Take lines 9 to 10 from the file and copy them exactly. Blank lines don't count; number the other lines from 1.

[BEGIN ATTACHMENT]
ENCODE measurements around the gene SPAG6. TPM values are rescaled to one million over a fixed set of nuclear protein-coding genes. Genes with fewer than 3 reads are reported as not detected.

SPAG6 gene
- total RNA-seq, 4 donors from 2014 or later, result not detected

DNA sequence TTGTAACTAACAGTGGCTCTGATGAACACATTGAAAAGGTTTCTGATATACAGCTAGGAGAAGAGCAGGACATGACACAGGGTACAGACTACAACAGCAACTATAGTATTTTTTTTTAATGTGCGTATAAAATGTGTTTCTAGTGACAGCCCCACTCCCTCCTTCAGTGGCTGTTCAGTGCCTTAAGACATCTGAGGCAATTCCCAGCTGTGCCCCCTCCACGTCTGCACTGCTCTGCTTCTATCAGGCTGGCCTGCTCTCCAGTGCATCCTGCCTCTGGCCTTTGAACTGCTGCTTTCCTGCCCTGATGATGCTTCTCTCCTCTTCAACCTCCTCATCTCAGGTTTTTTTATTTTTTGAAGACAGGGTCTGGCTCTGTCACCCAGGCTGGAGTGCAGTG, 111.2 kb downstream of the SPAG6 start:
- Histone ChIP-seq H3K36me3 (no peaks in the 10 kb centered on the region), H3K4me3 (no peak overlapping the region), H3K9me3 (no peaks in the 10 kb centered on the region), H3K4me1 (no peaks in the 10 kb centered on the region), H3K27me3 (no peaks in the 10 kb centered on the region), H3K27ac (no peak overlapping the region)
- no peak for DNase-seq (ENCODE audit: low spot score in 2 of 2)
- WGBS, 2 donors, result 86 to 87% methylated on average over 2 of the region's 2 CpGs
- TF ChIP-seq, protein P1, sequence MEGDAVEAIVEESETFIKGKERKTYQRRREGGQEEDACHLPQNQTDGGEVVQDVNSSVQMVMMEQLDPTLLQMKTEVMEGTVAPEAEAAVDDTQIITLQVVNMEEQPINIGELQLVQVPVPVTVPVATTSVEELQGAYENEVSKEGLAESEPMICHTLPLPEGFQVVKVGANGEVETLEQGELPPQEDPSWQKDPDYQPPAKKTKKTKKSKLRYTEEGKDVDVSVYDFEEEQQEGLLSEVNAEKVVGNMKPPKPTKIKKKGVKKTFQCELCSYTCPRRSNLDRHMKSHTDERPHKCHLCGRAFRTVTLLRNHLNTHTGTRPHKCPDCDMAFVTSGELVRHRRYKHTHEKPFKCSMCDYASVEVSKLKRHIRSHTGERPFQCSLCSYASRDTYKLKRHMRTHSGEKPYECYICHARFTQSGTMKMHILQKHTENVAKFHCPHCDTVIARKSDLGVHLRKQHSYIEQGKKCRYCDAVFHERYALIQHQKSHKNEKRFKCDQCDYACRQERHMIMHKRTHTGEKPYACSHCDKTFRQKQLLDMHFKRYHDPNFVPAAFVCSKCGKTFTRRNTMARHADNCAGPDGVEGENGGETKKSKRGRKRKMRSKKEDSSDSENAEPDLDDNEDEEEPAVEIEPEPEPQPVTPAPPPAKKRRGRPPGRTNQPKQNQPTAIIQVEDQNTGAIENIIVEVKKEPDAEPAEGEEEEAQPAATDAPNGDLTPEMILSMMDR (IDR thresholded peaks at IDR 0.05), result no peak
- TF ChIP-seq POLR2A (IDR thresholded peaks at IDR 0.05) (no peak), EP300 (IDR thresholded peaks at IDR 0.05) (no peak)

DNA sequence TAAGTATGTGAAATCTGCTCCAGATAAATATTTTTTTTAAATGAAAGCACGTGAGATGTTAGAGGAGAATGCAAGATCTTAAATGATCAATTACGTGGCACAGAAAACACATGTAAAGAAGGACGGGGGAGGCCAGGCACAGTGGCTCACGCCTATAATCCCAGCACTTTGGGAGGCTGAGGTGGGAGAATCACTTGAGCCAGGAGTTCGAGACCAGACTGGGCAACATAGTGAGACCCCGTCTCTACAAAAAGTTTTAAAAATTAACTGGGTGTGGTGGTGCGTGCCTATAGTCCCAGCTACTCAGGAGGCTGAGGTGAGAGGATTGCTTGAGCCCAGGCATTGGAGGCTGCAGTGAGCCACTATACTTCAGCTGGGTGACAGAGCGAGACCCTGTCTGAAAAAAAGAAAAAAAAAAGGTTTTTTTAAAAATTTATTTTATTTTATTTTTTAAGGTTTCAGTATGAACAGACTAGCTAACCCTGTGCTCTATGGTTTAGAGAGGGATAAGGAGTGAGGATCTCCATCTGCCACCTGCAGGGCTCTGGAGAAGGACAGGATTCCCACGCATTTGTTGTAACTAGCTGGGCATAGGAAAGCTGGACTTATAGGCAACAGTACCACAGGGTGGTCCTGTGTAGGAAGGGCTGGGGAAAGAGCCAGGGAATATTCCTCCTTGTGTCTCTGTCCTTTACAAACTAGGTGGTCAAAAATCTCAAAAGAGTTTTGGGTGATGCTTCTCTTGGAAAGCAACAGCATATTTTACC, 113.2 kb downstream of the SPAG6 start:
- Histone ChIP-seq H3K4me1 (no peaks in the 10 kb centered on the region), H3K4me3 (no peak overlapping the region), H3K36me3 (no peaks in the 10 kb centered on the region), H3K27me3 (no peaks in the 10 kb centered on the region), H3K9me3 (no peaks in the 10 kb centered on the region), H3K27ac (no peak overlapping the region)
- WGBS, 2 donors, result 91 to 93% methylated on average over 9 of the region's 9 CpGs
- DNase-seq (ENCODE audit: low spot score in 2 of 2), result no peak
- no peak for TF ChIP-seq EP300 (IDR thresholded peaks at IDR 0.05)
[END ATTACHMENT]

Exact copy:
- TF ChIP-seq POLR2A (IDR thresholded peaks at IDR 0.05) (no peak), EP300 (IDR thresholded peaks at IDR 0.05) (no peak)

DNA sequence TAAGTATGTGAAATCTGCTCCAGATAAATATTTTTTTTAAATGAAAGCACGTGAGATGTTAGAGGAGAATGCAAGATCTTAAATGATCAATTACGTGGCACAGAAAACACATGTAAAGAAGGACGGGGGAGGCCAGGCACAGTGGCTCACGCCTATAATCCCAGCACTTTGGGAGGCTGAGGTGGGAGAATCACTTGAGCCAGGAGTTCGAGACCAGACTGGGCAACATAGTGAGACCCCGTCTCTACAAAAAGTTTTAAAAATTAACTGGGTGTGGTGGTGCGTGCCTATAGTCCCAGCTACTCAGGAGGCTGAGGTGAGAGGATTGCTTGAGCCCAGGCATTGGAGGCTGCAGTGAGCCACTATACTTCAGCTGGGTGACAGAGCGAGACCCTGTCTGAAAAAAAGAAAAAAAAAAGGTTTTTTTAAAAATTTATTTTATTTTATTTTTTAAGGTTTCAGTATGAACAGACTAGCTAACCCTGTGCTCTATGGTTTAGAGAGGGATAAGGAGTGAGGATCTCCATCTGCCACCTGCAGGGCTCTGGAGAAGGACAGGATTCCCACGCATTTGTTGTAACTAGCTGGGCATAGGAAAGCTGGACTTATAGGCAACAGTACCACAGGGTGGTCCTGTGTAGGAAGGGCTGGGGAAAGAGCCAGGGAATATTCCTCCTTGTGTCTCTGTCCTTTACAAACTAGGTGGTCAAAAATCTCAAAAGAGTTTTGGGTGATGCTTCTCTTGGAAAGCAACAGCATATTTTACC, 113.2 kb downstream of the SPAG6 start: